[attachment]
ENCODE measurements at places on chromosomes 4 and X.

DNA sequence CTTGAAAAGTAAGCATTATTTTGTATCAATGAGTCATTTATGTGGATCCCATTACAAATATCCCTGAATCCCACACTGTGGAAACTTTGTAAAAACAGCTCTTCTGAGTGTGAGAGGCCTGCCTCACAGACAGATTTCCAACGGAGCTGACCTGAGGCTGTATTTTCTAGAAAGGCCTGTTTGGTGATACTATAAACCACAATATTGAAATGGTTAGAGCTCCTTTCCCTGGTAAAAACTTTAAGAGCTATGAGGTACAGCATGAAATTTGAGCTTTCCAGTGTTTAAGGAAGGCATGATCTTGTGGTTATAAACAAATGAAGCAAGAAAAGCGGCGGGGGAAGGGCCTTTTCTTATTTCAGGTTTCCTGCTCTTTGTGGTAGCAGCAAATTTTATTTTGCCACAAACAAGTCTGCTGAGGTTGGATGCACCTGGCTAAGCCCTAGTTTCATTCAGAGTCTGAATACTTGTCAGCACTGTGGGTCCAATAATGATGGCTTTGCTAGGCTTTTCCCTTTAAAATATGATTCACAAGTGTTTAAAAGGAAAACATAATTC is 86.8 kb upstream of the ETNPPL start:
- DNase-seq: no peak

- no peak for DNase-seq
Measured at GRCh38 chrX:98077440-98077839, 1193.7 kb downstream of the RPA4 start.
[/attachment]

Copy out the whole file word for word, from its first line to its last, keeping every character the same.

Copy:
ENCODE measurements at places on chromosomes 4 and X.

DNA sequence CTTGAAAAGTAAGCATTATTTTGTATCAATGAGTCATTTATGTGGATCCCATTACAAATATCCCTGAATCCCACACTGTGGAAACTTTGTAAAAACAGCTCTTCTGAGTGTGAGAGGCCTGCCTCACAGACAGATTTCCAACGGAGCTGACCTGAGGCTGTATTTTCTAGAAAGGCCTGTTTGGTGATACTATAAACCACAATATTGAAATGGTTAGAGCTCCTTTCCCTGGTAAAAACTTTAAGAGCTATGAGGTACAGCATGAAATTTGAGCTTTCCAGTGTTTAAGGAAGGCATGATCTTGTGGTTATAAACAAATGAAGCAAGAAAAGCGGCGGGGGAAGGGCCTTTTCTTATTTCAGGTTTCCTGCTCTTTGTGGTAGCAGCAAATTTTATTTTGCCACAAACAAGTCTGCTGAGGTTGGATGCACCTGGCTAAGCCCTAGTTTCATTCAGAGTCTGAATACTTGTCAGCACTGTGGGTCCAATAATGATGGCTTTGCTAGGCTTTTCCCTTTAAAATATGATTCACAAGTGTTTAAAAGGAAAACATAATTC is 86.8 kb upstream of the ETNPPL start:
- DNase-seq: no peak

- no peak for DNase-seq
Measured at GRCh38 chrX:98077440-98077839, 1193.7 kb downstream of the RPA4 start.